War of the Rebellion: Serial 121 Page 0806 PRISONERS OF WAR AND STATE, ETC.

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General Lee, then in force on the Rapidan, and proposed that species of exchange; but General Lee declined to act upon the proposition, and answered, evidently in accordance with instructions from Richmond, that the subject of exchange was in the hands of a commissioner and he preferred to have nothing to do with it.

As a further effort to obtain this class of exchanges the Secretary authorized various commanders, distant from Washington, to open communications with the enemy and to effect exchanges whenever they could be made on equal terms. In the midst of these difficulties I was painfully impressed with the impossibility of effecting, exchanges on equal terms with Judge Ould; and having understood that General Butler was of the opinion that, if empowered to do so, he could make exchanges, I addressed a note to the Secretary of War and proposed to withdraw from the position of commissioner of exchange in favor of any officer who could accomplish so desirabel a result; upon which, however, the Secretary did not see fit to make an order. A few days after this I was sent for from the War Office, where I found the Secretary in conversation with General Halleck on the subject of exchanges. The Secretary then informed me that General Butler had expressed the opinion above stated, and that several members of Congress has expressed a similar opinion with regard to General Butler's ability to effect exchanges, if emprowered to do so. I at once said to the Secretary, "If General Butler is of opinion that he can make exchanges I think, sir, you had better let him try." He then said that it was his wish that I should go to Fort Monroe and confer upon General Butler the requisite power by his authority; and he thereupon wrote, in the presence of General Halleck and myself, the following order:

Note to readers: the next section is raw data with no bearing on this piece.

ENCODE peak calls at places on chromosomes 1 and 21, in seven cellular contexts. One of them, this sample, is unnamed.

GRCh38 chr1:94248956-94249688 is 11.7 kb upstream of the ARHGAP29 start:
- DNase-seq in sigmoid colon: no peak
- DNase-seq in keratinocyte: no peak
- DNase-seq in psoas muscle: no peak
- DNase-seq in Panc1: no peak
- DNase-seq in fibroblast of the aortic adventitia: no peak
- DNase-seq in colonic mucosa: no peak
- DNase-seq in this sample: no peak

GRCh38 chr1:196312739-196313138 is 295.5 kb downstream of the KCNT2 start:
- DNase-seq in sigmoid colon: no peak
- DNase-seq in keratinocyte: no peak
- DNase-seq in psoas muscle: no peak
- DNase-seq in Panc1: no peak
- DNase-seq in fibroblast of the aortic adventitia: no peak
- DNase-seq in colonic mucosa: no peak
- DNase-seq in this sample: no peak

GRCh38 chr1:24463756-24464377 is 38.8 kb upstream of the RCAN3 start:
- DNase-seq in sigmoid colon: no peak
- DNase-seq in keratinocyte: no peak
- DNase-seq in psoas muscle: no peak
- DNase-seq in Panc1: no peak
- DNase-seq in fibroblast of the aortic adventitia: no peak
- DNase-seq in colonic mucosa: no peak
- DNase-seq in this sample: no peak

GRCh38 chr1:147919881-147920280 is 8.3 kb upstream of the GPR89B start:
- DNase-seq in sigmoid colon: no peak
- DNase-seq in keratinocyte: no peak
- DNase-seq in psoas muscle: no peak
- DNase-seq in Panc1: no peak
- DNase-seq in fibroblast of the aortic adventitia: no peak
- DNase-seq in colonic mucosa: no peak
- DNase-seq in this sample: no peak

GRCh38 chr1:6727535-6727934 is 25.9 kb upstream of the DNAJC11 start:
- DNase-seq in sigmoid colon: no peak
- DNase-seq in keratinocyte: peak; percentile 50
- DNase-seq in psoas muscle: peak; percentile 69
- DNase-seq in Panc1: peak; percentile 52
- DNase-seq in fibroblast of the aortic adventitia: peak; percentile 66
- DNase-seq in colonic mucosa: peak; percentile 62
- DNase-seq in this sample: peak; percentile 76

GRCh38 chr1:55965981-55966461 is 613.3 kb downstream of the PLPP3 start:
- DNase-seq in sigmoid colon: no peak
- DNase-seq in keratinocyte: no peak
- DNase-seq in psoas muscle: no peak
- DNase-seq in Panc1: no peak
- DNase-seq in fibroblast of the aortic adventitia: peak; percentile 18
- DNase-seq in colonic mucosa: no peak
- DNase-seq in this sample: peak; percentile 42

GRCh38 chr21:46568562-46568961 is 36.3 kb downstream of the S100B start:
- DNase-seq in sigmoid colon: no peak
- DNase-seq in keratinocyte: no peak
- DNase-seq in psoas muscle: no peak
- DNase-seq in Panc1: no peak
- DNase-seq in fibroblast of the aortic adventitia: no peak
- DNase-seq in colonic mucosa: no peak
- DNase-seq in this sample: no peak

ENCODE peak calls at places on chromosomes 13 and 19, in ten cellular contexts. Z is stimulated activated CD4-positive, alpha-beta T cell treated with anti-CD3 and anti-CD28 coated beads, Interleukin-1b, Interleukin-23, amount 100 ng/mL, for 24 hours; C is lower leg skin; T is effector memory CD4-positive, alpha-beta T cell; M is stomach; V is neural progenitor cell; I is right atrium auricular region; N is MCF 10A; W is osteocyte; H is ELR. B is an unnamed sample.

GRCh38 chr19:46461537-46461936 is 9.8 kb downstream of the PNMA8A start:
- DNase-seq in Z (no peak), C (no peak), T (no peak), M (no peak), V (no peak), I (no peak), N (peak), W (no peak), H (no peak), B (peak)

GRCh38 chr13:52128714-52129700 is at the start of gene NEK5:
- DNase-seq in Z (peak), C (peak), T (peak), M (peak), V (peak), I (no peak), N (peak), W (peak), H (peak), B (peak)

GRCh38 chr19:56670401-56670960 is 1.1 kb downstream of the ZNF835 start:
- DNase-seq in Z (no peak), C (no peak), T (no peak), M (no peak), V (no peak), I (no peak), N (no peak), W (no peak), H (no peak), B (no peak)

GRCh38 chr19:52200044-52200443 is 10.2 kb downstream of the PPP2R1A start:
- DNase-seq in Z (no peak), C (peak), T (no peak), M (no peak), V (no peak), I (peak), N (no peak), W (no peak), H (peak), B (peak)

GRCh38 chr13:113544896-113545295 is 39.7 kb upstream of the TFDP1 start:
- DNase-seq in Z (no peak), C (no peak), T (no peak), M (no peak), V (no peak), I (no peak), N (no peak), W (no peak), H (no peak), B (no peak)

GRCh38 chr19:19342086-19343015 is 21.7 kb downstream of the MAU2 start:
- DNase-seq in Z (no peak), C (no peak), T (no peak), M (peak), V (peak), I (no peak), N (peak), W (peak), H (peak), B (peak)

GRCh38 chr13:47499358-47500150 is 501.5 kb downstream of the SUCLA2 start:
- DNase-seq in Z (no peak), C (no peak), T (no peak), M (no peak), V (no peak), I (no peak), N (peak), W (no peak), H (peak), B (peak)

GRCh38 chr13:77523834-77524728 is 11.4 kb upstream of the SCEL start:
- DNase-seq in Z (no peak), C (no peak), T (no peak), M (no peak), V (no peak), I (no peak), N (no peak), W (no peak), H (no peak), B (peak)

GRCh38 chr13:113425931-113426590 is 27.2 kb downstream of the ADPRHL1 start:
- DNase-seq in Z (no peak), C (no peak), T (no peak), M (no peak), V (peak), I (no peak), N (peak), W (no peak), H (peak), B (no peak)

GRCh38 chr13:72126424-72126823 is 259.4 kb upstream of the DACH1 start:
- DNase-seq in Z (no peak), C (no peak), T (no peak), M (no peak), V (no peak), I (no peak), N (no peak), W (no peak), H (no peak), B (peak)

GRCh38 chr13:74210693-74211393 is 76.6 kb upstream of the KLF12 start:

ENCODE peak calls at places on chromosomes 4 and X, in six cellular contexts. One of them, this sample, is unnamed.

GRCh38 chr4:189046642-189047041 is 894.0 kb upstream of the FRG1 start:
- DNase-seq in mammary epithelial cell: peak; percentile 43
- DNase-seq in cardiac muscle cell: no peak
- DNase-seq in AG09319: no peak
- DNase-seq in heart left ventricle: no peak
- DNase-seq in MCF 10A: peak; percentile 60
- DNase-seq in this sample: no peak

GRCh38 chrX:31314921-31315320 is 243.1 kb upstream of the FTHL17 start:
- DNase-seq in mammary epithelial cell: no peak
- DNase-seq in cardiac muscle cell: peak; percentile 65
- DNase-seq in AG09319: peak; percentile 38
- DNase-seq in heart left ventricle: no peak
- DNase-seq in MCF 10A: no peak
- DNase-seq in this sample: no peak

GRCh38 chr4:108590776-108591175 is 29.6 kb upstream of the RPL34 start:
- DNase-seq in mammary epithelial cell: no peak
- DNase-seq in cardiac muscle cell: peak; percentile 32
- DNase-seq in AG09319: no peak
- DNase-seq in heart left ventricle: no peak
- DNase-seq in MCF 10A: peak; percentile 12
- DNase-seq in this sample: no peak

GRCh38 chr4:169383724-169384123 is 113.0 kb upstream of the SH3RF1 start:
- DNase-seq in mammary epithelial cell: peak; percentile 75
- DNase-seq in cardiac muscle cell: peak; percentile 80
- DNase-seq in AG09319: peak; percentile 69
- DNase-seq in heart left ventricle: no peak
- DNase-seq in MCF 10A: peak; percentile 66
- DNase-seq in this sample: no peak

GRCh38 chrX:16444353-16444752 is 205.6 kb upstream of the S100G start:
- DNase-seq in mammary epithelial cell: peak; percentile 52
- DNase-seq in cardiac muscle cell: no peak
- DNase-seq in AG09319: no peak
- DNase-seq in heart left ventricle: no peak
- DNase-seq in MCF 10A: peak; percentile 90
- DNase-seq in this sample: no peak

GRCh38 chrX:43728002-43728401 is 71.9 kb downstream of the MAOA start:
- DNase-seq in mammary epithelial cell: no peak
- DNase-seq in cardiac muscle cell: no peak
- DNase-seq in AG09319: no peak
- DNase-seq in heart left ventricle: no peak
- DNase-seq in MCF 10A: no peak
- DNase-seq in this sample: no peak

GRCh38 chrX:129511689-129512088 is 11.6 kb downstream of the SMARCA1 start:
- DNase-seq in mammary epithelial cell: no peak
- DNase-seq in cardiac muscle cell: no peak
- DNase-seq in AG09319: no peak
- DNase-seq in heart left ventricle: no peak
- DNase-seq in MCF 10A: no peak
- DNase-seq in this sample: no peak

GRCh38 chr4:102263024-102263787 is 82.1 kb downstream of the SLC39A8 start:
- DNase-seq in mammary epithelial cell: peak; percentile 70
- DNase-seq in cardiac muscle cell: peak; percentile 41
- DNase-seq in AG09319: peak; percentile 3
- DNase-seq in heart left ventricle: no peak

WAR DEPARTMENT, Washington, December 16, 1863.

Major-General HITCHOCK, Commissioner of Exchange of Prisoners:

GENERAL: You will proceed immediately to Fort Monroe and take any measures that may be practicable for the release, exchange, or relief of U. S. officers and soldiers held as prisoners by the rebels.

You are authorized and directed to confer with Major-General Butler on the subject, and may authorized him, as special agent, commissioner, or otherwise, to procure their release or exchange upon any just terms not conficting with principleson which the Department has heretofore acted in reference to the exchange of colored troops and their officers, and not surrendering to the rebels any prisoners without just equivalents. You may, if you deem if proper, relieve General Meredith and direct him to report to the Adjutant-General for orders.

Yours, truly,


Secretary of War.

Within half an hour after the writing of the above order I was on my way to Fort Monroe, and on the morning of the 17th of December I reported to General Butler. After stating the limitations under which he would be authorized to make exchanges I requested him to prepare instructions for himself, giving him the authority he desired, in accordance with the orders of the Secretary, stating that when ready I would sign them in the named of or with the authority of the Secretary. In two or three hours thereafter I called again upon General Butler and made the instructions he had prepared official. They contained the following paragraphs:

You are hereby instructed not to make any exchange which shall not return to you man for man, officer for officer, of equal rank with those paroled and sent forward by yourself, regarding, of course, for motives of humanity in the earlier exchanges, those officers and men on either side who have been the longest confined. Colored troops and their officers will be put upon an equality in making exchanges, as of right, with other troops.